Results 1 to 3 of 3

Thread: UL508A FLA Rating Question

  1. #1
    Join Date
    Feb 2012
    Detroit, Michigan

    UL508A FLA Rating Question

    Section 49.2 reads that at a minimum, the FLA marking include the sum of the ampere ratings of all loads that are able to be operated simultaneously plus the primary ampere rating of all control transformers connected to the input voltage. So, do power supplies (and their loads) counts as loads or as control transformers?

    To be more specific, the enclosure in question is part of a large material handling system. Due to some of the distances involved, some of the Ethernet connections must be run from the main IT room as fiber and then converted to copper at the location of the PCs. The customer wants all enclosures to be UL 508A listed. Inside these small 120VAC single phase enclosure is just a DC power supply that provides power to the Ethernet fiber/copper converter. Both the power supply and converter are UL listed components. The converter requires 95mA @ 24VDC. The power supply however is rated at 1.4A at 120VAC.

    What is the correct 508A FLA rating for this enclosure, 0.02A (the FLA power needed by the converter) or 1.4A (the rating of the DC power supply)?

    The real issue then extends to the NEC. If the answer is 1.4A, we are being told that the power to these boxes must be sized to supply the LISTED FLA not what the load really needs. If we have 20 of these boxes, then multiple dedicated 15A circuits would be required to supply the 0.4A these boxes are going to actually use. This is then further exacerbated by the power for the PCs, which have 150W power supplies, but as configured only use 50W (these are custom PCs set-up to be used only to control/monitor the equipment).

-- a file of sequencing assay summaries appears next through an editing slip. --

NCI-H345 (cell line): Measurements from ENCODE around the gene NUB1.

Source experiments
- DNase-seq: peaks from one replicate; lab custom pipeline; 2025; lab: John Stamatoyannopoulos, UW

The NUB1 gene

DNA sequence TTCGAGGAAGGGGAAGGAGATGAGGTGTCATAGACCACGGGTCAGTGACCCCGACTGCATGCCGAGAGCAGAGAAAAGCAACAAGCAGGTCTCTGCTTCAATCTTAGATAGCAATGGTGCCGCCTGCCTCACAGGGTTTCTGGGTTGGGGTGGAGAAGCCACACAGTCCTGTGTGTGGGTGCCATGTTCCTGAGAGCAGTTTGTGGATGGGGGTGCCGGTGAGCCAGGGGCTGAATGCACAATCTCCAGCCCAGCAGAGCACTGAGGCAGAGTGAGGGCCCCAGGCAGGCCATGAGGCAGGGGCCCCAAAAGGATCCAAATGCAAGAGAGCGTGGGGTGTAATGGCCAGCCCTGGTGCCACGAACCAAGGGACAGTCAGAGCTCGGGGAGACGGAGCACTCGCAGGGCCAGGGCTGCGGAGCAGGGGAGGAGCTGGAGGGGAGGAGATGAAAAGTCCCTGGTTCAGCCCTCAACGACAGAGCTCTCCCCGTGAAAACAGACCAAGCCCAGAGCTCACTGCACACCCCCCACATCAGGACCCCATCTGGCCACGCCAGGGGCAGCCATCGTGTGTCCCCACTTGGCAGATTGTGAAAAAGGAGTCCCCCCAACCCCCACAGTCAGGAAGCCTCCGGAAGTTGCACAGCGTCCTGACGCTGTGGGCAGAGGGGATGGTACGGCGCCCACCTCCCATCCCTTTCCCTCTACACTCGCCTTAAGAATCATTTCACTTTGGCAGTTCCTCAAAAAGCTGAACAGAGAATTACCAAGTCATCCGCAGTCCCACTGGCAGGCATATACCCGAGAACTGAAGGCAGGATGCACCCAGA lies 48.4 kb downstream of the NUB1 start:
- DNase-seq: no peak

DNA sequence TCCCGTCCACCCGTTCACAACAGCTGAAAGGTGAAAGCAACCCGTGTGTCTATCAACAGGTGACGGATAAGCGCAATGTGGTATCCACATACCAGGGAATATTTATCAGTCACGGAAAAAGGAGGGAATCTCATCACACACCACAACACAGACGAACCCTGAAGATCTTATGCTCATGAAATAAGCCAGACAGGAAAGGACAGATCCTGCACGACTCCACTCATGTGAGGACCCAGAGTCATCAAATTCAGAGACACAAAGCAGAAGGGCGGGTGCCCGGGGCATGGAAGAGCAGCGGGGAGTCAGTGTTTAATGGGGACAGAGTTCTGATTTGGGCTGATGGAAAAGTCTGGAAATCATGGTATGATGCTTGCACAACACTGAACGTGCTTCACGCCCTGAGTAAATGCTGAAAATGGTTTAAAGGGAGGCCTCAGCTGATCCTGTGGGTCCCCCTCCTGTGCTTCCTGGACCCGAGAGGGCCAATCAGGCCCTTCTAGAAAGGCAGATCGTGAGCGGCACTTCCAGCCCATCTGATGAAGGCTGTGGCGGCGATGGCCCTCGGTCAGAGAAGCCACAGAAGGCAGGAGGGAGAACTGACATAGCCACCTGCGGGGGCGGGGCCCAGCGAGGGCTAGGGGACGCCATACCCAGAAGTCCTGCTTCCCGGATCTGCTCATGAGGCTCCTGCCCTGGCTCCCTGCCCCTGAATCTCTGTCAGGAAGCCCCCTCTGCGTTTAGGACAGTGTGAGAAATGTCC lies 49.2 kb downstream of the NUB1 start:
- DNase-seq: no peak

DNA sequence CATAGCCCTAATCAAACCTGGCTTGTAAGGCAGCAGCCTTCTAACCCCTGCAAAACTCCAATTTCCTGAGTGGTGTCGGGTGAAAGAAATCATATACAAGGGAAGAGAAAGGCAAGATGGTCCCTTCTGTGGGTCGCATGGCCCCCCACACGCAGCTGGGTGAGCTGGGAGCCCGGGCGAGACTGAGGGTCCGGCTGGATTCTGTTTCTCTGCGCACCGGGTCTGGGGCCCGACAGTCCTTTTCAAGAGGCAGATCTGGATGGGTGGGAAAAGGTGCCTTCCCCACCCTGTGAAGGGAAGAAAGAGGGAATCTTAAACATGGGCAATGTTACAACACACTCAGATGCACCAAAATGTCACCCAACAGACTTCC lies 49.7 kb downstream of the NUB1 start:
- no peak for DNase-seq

2. #2
    Join Date
    Aug 2004
    Northern illinois
    I am pretty sure UL does not mean "power supply" where it actually says "transformer".

    I would be inclined toward the idea that the actual loads are what matters.

    I would also be inclined to replace the way over sized power supplies with something a lot closer to the load actually in use just to avoid any issues. The question came up, so who knows where it could go from there.

    Does UL even allow one to mark a panel with FLA < 1 amp? I always round it up to the next full amp.
    Last edited by petersonra; 02-17-12 at 12:41 PM.

  3. #3
    Join Date
    Jul 2006
    San Francisco Bay Area, CA, USA
    If the power supply is being powered from the incoming 120V, that is what they are looking for, the connected load is immaterial. The purpose of the rating on the nameplate is to ensure, at a glance, that the circuit feeding it is sufficient for the maximum possible amps that it will theoretically be able to consume from the upstream circuit, as defined by FLA ratings of all devices inside. What the devices inside or down stream actually consume does not figure into it.

    To further the example, let's say you had a 480V feed and a motor starter, then a 480-120V CPT, then a 120-24VDC power supply. The nameplate data would be derived from the motor FLA and the primary current of the CPT. The power supply input current is ALREADY going to be part of the CPT circuit current.
    __________________________________________________ ____________________________
    Many people are shocked when they discover I am not a good electrician...

Tags for this Thread

Posting Permissions

  • You may not post new threads
  • You may not post replies
  • You may not post attachments
  • You may not edit your posts